5. Induction Cooktop - An energy-efficient electric cooking surface that uses inductive heat to cook food.

Related tools, supplies, and accessories

  • Kitchen Timer - an essential tool to keep track of cooking times in the microwave.
  • Microwave-Safe Dishware - dishware made of plastic, glass, ceramic, or paper specifically designed to safely be used in a microwave oven.
  • Oven Mitts - an essential safety tool to protect hands and arms from hot dishes.
  • Trivet - a metal or wooden stand to place hot dishes on after they have been cooked in the microwave.
  • Splatter Guard - a device used to keep the microwave clean while cooking.
  • Popcorn Poppers - an accessory designed to make popcorn in a microwave.
  • Stirring Tools - a spoon or other tool used to stir food being cooked in a microwave to ensure even heating.
  • Defrost Trays - a tray designed to defrost frozen food quickly and evenly in a microwave.

Common questions

  1. What are the power ratings for Microwave? Microwaves typically range from 600 watts to 1,200 watts in power, but some commercial models can go up to 2,000 watts.
  2. How many microwave watts do I need? The higher the wattage, the faster the cook time. Smaller microwaves typically have lower wattage and will take longer to cook. Therefore, it is important to consider how much time you have to prepare food when selecting a microwave.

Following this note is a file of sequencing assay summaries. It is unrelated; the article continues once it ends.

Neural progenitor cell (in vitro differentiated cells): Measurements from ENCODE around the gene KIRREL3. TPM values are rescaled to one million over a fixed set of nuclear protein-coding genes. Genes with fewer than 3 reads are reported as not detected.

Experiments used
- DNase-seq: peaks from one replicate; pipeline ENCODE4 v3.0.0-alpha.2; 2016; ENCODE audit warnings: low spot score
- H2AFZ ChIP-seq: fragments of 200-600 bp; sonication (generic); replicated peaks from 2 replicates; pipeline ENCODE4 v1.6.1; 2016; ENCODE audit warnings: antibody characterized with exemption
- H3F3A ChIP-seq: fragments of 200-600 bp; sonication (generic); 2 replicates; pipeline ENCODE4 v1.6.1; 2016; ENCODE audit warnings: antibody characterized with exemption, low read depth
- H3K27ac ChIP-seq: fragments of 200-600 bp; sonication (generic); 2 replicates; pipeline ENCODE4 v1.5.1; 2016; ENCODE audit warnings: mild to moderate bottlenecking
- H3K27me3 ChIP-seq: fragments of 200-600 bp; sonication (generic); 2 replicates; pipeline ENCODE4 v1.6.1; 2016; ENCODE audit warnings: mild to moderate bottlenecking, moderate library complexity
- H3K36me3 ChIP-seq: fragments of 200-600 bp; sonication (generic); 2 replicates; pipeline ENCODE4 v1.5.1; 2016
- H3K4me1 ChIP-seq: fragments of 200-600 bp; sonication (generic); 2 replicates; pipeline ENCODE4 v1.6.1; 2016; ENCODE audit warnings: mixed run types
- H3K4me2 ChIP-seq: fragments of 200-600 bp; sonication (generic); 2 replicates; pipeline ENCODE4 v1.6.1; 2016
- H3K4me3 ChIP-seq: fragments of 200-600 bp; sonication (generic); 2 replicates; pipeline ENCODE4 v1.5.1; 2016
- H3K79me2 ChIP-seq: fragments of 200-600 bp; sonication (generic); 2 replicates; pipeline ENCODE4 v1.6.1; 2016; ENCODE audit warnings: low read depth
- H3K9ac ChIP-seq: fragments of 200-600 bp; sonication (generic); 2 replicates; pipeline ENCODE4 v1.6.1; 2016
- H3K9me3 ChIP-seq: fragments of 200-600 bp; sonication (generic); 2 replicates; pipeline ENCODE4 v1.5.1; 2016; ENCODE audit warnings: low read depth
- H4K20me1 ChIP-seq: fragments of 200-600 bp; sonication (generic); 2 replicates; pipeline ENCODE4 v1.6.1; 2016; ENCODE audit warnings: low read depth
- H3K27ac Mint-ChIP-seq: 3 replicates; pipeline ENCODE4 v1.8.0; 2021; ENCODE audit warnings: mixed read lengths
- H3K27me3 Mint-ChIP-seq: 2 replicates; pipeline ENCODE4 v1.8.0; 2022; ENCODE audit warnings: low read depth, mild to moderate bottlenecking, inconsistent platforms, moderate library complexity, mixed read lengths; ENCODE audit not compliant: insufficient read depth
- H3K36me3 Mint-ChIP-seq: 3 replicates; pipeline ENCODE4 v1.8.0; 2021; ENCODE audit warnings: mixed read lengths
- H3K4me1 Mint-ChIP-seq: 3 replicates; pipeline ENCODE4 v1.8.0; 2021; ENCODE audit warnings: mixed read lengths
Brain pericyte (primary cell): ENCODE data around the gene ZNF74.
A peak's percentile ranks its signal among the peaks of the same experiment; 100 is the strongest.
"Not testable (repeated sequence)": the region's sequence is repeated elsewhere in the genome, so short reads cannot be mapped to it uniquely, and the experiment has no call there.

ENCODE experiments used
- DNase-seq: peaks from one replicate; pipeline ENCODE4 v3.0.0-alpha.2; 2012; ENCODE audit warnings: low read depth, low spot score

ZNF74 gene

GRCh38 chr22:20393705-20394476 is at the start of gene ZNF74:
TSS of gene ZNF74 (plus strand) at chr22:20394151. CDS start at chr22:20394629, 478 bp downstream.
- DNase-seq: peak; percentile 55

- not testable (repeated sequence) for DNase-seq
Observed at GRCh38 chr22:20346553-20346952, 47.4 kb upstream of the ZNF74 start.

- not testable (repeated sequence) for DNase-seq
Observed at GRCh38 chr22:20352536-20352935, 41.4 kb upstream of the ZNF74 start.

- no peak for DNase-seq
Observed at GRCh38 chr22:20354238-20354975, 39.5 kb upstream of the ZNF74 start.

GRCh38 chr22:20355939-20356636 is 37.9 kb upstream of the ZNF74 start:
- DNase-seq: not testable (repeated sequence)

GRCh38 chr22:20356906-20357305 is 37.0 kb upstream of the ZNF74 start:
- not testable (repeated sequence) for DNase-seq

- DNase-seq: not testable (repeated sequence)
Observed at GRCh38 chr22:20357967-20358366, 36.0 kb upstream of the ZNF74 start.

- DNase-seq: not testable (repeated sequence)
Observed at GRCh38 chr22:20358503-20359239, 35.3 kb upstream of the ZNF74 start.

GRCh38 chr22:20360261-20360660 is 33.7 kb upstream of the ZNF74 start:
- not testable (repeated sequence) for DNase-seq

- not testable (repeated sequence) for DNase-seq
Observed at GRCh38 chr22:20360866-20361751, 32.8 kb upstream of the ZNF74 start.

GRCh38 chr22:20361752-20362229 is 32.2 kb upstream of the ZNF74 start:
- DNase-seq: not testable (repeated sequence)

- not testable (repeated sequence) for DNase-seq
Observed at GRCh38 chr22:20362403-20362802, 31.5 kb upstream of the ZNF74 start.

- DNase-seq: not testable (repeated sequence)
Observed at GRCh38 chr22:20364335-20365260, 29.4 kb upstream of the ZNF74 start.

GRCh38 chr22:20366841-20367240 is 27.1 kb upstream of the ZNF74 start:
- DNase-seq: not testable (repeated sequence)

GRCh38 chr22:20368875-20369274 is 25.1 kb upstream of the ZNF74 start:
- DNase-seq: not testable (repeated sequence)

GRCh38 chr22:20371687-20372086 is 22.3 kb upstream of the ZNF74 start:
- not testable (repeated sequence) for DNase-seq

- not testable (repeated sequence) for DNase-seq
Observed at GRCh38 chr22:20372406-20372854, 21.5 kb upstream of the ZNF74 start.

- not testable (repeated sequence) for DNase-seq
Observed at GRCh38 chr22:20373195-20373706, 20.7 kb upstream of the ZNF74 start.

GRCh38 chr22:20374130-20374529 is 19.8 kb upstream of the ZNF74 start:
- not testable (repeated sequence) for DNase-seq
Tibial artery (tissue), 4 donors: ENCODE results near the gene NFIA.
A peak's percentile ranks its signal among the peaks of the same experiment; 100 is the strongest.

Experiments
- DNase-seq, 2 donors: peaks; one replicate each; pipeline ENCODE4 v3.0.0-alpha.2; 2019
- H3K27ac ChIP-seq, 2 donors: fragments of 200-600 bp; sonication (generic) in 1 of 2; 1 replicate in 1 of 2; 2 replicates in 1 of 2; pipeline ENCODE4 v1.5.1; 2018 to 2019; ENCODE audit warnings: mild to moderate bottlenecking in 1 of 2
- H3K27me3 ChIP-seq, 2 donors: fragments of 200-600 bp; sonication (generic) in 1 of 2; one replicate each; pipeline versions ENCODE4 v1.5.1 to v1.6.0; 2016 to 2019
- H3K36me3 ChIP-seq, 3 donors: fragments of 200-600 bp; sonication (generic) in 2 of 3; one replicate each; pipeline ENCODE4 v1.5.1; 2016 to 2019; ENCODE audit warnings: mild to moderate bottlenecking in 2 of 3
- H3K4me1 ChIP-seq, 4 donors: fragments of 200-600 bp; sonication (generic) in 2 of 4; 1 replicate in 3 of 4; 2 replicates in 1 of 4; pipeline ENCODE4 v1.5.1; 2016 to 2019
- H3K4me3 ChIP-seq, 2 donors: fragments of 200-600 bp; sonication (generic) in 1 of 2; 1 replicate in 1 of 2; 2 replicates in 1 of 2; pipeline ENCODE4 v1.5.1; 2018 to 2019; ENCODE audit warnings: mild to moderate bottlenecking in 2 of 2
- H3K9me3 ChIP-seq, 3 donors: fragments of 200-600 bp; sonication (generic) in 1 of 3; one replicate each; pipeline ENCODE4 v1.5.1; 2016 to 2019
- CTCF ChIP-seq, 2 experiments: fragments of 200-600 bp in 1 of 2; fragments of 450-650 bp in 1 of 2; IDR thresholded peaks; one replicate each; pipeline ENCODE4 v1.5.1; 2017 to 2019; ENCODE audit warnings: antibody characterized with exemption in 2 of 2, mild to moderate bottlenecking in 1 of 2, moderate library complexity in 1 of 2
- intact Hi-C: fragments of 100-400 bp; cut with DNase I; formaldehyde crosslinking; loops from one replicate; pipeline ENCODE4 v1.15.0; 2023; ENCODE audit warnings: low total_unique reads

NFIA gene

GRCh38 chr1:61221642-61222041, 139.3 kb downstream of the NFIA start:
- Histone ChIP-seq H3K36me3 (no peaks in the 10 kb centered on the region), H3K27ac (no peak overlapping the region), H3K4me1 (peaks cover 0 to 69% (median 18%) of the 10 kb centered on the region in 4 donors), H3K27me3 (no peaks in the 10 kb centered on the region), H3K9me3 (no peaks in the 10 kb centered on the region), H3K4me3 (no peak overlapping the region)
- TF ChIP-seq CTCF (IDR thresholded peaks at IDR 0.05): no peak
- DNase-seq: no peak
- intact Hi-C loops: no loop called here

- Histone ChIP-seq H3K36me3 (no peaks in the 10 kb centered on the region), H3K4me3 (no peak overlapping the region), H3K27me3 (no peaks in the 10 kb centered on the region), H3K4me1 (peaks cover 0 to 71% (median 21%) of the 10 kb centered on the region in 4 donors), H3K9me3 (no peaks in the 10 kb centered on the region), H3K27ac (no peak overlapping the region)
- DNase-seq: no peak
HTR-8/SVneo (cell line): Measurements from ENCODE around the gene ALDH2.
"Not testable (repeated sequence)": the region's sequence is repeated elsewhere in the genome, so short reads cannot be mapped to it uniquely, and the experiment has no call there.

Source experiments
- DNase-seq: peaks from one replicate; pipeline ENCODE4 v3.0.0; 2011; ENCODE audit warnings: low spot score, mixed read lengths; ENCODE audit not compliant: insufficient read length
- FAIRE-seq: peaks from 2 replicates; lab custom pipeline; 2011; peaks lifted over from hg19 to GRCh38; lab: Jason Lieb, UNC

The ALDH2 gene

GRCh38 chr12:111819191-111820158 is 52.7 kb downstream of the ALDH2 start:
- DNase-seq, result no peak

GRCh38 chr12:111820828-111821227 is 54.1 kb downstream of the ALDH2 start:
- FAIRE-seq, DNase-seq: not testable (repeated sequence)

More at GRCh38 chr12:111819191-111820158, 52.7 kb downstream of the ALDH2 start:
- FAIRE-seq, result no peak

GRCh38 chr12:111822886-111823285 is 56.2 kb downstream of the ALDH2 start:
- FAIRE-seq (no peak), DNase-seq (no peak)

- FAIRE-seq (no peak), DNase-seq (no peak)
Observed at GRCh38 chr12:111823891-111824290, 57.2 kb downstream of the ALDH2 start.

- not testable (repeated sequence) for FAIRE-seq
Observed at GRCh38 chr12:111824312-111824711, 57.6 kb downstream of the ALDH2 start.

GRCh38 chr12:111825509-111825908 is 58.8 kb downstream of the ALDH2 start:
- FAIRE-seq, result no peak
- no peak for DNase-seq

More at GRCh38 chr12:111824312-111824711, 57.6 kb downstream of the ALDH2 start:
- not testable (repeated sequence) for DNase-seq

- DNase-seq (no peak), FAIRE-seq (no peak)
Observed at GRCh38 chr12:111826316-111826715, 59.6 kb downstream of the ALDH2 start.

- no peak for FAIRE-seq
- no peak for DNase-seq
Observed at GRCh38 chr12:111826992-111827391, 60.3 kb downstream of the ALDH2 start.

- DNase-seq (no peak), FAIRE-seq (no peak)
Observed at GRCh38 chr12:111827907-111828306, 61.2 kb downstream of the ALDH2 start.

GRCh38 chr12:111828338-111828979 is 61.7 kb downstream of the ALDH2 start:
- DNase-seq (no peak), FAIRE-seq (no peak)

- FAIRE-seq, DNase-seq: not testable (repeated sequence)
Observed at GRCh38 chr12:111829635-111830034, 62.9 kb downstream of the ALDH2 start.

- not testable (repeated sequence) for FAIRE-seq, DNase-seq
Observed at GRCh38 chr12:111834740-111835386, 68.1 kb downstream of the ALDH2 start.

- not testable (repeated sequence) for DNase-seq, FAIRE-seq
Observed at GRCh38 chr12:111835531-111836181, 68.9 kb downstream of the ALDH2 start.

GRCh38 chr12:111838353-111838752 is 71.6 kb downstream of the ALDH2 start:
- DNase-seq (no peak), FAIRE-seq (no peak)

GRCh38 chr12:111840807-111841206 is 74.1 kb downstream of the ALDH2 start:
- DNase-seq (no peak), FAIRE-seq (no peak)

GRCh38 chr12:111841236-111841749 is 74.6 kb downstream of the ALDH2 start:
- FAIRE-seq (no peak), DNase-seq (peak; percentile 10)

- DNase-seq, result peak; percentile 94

3. Do microwaves come with turntables? Yes, most microwaves come with a turntable that rotates the food while it is being cooked.
  4. What is the best size microwave for my kitchen? A microwave's size is determined by the cubic feet it takes up. Generally, the larger the microwave, the more food it can cook at once. Therefore, it is important to consider the size of your kitchen when choosing a microwave.
  5. What types of microwave features should I look for? Some features that are common in microwaves are pre-programmed settings, delayed start, defrost, power levels, and auto reheat. Depending on your needs, you may want to look for a microwave with more advanced features.
  6. How much should I expect to pay for a microwave? The price of a microwave can range from $40 to several hundred dollars depending on the size, features, and brand.


A popular urban legend about microwaves is that they cause cancer or other hazardous health effects. This is not the case. In fact, studies have shown that microwaves are safe to use and don't emit any radiation that could be linked to cancer or other health problems. According to the American Cancer Society, "There is no convincing scientific evidence that the small amounts of non-ionizing radiation [from microwaves] produce health effects in humans."Source

Disclaimer: This buying guide was not created by humans, and it is possible that some of it's content is inaccurate or incomplete. We do not guarantee or take any liability for the accuracy of this buying guide. Additionally, the images on this page were generated by AI and may not accurately represent the product that is being discussed. We have tried to convey useful information, but it is our subjective opinion and should not be taken as complete or factual.